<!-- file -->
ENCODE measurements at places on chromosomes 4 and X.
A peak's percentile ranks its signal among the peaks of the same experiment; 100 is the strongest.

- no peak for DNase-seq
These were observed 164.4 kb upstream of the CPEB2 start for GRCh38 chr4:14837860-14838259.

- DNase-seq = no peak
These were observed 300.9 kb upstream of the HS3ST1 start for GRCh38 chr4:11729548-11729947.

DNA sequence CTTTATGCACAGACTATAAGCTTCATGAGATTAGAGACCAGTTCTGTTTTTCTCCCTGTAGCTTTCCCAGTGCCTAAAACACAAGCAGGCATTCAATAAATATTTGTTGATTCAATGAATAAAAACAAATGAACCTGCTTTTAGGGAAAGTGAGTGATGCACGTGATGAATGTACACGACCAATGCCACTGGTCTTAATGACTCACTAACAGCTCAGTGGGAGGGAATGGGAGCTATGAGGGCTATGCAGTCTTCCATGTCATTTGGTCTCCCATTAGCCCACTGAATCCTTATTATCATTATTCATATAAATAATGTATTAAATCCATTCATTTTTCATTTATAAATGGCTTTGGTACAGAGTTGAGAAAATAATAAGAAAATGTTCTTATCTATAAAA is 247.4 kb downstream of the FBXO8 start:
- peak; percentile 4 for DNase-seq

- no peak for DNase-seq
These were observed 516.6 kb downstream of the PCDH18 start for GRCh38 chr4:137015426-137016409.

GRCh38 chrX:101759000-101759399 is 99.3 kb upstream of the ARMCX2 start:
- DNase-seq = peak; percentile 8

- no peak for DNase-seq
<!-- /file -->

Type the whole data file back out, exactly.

ENCODE measurements at places on chromosomes 4 and X.
A peak's percentile ranks its signal among the peaks of the same experiment; 100 is the strongest.

- no peak for DNase-seq
These were observed 164.4 kb upstream of the CPEB2 start for GRCh38 chr4:14837860-14838259.

- DNase-seq = no peak
These were observed 300.9 kb upstream of the HS3ST1 start for GRCh38 chr4:11729548-11729947.

DNA sequence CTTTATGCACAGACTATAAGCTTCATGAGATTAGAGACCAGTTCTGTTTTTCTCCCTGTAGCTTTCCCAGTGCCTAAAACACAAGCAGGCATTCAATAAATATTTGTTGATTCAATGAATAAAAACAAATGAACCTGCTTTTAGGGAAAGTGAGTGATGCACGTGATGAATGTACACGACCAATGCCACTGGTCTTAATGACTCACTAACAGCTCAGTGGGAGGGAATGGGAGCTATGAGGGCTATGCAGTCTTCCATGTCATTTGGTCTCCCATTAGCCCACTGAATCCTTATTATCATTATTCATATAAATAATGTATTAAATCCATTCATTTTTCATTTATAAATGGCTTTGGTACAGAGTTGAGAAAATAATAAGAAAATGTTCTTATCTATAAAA is 247.4 kb downstream of the FBXO8 start:
- peak; percentile 4 for DNase-seq

- no peak for DNase-seq
These were observed 516.6 kb downstream of the PCDH18 start for GRCh38 chr4:137015426-137016409.

GRCh38 chrX:101759000-101759399 is 99.3 kb upstream of the ARMCX2 start:
- DNase-seq = peak; percentile 8

- no peak for DNase-seq